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The yoga of eating

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Once in a while, you read a book that makes such an impression on you that you feel moved to tell everyone you know about it!  This is how I felt after finishing “The Yoga of Eating: Transcending Diets and Dogma to Nourish the Natural Self,” by Charles Eisenstein.

This book is for anyone who has ever felt confused about how to make sense of the contradictory recommendations of all the external dietary authorities out there as to what “eating healthy” involves.  From raw foods to macrobiotics, classical ayurveda to yogic or Chinese traditions, blood typing to body ecology, Nourishing Traditions to veganism, not to mention the more mainstream diets (South Beach, Atkins etc.), many cultures or experts offer their own  research and logic for why we should eat certain things and not others.  If you research the field of healthy nutrition long enough as I have casually done for the past 3 years, you will get to the utterly confusing place of finding pretty compelling evidence for everything and its contrary (beyond the typically shared condemnations of refined sugar, and factory farming or genetically engineered products).

Charles Eisenstein, the inspiring author of this gem of a book, basically argues that most people’s approach to healthy diet rarely recognizes the fact that our unique life purposes, activities, environmental and psychological circumstances, genetic inheritances, spiritual path and karma, and of course body types form a complex web of critical variables in determining what diet is uniquely right for each of us and what foods will provide the critical nutrients we need at any given time of our life.  The premise of his book is that because our optimal diets are very unique to each of us (and change over time), they can’t be abstracted from one size fits all (or even more sophisticated typology-based) frameworks.  All of these different traditions and approaches may each have valuable insights to offer, but none of them can replace our own body’s wisdom as the ultimate guide for what we need to feed it for its optimal healing and to support the type of work and activities in which we are involved and our overall life journey.

The Yoga of Eating totally challenges our culture’s deep distrust of the body’s requests and signals (including what we judge and dismiss as its unhealthy cravings), and our tendency to either discipline (and occasionally starve it) ‘for its own good’ or silence its emotional cries with numbing types of food or overeating…  without ever really listening to what ‘it’ actually wants.   It suggests that we instead learn to access and trust our body’s great intelligence, and its messages as to what we really need which involves removing the blocks — physical, emotional, and conceptual — that separate us from these messages and have us prefer to trust the prescriptions and advice of all kinds of external authorities or traditions over our own inner authority.  It is also about encouraging people to give up using their willpower to enforce whatever-we-think-is-right-for-us on the body, and restrict the use of willpower to supporting our own body’s deepest preferences (which is rarely the same thing as either its loudest surface cravings or the ‘holiest’ practices according to whatever tradition we feel connected to).  He also offers a very helpful way to navigate the whole dilemma of “How could we possibly trust our body when it craves ice-cream or comfort foods?!”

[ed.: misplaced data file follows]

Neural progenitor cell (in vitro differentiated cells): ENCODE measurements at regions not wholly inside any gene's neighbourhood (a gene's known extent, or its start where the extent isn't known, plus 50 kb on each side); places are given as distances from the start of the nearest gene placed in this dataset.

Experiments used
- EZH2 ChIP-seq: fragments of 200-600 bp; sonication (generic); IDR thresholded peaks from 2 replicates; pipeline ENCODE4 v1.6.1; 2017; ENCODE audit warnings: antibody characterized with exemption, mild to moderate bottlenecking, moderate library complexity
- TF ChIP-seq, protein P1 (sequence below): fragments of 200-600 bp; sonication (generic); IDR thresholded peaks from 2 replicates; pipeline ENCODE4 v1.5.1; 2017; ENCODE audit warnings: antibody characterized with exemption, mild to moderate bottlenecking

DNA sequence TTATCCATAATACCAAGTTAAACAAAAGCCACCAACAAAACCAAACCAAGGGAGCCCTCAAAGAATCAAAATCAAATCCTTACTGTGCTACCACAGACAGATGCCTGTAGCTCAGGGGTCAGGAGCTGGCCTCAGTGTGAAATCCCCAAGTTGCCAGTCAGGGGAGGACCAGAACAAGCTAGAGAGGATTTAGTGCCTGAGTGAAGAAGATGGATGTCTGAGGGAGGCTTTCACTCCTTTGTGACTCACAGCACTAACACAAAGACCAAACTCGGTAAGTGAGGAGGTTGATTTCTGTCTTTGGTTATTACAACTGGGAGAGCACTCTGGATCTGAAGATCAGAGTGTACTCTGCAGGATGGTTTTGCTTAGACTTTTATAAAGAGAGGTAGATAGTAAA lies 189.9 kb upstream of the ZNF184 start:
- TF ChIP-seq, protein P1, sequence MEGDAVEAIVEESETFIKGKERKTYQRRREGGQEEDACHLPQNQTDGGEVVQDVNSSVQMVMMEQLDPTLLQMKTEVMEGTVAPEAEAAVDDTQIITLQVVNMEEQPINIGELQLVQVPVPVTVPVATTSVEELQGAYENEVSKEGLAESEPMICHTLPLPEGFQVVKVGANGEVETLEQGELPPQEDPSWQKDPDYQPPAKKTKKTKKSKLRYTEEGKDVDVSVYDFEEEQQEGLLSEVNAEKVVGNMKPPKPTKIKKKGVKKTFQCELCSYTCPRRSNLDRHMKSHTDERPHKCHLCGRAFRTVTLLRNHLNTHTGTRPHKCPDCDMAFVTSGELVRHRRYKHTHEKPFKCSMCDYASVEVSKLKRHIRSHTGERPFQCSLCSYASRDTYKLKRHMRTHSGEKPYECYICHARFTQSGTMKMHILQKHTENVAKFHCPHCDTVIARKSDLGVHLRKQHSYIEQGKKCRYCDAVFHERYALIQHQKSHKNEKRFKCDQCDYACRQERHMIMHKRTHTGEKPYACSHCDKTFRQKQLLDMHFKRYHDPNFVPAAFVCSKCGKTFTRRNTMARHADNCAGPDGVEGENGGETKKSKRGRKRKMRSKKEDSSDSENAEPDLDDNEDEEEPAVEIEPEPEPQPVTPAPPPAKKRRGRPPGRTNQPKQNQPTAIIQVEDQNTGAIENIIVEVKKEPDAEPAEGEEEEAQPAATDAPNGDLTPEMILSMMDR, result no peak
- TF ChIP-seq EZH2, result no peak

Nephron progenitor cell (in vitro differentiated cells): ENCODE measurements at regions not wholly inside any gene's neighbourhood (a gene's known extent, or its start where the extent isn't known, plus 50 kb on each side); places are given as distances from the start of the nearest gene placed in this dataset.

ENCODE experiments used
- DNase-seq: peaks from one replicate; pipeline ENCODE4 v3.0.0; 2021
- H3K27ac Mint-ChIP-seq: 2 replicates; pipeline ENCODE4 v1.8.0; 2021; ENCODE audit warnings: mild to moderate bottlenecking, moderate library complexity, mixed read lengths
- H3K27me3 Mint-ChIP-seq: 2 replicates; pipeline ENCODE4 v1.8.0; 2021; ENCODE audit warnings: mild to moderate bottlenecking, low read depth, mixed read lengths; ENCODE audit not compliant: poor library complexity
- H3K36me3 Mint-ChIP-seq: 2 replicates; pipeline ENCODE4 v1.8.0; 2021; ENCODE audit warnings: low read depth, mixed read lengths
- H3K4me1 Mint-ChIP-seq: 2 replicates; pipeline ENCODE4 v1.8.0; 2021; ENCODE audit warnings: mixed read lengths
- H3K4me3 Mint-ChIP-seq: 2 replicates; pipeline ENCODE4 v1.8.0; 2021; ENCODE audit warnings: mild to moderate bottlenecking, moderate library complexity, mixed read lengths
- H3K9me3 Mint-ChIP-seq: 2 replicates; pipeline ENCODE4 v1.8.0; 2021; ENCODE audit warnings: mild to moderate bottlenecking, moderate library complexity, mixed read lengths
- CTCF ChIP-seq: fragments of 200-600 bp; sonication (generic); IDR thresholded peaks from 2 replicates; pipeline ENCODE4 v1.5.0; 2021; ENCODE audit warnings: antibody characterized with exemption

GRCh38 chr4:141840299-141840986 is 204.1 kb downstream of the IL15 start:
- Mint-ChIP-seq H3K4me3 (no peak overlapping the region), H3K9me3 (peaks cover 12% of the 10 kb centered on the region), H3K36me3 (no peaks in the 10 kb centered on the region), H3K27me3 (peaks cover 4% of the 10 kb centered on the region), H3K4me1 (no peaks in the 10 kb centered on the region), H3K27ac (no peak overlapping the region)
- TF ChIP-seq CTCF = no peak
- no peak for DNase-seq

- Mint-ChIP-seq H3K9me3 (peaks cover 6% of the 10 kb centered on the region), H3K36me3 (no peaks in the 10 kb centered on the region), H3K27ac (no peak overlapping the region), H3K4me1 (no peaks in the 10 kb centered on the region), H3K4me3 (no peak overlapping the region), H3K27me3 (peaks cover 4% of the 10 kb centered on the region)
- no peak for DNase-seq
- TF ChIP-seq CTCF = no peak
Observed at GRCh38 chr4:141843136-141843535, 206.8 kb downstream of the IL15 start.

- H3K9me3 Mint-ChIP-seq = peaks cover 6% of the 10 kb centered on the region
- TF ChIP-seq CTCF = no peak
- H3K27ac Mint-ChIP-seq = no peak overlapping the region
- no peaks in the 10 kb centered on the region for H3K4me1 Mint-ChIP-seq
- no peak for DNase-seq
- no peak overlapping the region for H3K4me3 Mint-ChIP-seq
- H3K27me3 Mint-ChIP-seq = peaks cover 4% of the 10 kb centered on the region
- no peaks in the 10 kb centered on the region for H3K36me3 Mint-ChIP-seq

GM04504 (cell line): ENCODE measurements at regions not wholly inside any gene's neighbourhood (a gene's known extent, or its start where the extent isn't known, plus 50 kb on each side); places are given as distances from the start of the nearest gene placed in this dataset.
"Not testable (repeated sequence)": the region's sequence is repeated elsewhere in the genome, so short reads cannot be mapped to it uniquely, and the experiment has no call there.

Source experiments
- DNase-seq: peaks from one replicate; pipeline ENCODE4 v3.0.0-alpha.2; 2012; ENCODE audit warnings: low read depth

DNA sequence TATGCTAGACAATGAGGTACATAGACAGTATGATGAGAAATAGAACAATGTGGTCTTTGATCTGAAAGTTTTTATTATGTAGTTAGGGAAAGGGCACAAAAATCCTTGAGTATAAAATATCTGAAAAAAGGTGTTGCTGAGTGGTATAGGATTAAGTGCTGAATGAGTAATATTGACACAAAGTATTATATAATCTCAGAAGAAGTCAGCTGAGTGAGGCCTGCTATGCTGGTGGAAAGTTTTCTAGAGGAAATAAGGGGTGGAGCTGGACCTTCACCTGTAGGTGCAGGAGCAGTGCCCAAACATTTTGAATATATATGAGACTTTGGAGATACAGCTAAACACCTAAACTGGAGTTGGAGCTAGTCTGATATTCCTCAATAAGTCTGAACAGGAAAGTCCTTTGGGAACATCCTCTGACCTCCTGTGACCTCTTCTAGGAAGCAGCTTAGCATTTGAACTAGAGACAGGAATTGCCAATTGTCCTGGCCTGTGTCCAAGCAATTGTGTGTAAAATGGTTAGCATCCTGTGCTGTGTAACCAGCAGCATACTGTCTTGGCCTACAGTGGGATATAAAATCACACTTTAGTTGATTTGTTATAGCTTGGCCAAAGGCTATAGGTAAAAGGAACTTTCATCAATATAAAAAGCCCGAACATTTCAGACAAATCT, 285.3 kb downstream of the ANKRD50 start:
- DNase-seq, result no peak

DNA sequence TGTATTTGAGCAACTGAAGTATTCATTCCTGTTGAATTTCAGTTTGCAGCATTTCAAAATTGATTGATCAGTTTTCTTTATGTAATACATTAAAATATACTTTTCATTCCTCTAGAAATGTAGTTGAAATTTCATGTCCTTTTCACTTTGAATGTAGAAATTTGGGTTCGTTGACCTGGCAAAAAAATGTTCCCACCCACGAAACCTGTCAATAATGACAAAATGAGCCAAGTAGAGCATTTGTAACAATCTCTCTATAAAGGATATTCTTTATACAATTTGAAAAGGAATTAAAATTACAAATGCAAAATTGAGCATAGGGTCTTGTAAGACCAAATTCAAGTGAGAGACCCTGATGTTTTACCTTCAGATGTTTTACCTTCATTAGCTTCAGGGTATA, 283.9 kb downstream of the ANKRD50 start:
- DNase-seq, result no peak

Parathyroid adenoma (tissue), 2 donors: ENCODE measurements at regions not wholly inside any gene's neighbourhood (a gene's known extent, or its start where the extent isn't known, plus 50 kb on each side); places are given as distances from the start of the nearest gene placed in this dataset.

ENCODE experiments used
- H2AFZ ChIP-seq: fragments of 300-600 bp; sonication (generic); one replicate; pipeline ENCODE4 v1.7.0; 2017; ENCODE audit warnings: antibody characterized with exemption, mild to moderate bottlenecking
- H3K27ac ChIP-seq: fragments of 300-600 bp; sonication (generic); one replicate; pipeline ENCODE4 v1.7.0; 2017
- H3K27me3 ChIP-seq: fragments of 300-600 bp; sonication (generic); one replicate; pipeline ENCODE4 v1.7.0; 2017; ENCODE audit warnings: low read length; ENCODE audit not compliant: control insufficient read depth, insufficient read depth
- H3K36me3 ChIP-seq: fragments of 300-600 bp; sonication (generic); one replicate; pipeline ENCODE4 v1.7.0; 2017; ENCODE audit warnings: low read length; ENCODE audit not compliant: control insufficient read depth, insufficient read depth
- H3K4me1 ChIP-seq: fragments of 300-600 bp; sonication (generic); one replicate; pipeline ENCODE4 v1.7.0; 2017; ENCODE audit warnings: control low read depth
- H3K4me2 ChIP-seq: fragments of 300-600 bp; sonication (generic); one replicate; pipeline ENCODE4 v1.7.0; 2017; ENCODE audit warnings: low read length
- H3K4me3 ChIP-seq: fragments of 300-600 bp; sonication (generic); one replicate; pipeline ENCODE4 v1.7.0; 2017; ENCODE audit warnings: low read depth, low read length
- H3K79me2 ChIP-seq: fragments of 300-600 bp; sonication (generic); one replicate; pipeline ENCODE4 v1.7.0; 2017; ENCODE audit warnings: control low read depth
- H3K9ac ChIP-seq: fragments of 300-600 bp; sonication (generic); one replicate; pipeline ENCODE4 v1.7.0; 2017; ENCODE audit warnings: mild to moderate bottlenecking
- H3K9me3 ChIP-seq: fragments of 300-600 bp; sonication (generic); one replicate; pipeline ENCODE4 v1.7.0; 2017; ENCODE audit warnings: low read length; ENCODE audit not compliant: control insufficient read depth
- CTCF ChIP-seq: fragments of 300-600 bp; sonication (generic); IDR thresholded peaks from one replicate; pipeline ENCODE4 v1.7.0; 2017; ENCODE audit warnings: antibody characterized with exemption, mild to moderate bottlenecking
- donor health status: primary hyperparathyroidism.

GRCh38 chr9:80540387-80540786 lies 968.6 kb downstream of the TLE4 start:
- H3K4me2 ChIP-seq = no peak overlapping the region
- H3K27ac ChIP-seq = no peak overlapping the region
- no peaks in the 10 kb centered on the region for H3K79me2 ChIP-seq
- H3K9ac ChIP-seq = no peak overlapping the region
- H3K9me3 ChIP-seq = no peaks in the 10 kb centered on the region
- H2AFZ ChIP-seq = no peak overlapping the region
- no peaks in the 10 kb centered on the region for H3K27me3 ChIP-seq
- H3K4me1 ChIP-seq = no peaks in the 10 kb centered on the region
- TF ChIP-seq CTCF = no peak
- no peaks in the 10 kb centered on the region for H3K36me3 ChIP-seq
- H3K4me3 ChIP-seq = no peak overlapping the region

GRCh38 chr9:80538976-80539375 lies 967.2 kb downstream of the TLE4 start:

This book offers powerful reflections about the relationship between food and consciousness, between our eating practices and our spiritual growth (as individuals and a society), and also offers really insightful bits about the blind spots behind various types of perspectives that some people tend to either take for granted or be dogmatic about, including the distinction between body and soul, the benefits of all kinds of miracle supplements, vegetarianism or veganism as a ‘more evolved form’ of eating, habitual cleansing etc.   And somehow, the author talks about all that, without ever being dogmatic himself, recognizing instead the partial truth and insights of all these different perspectives for the right person at the right time, and if and only if the body says yes to it.

Just to be very clear, Charles Eisenstein is not suggesting that we mindlessly eat whatever we want whenever we want, but that we mindfully discover what our bodies (which is really us) actually want rather than regard them as an obstacle or enemy to fulfilling the plans we develop without consulting with it!   And that requires a lot of “unlearning” about what our minds or our cultural beliefs and practices or the latest nutritional fad have led us to get our bodies to eat.   He believes that much of what we eat when we eat unhealthily (defined as out of alignment with what we need), or we “act out” is often an overblown reaction to routinely ignoring or suppressing our body’s deeper signals (or other kinds of needs), and is in all cases the result of being altogether disconnected from our bodies in the first place.

You would need to read the book (which is fairly short and wonderfully well written) to get the whole picture.  It has pretty radical implications for anyone who cares about healthy eating.   I’d like to second an Amazon reviewer who wrote: “If we lived in a sane world, this book would be a bestseller.”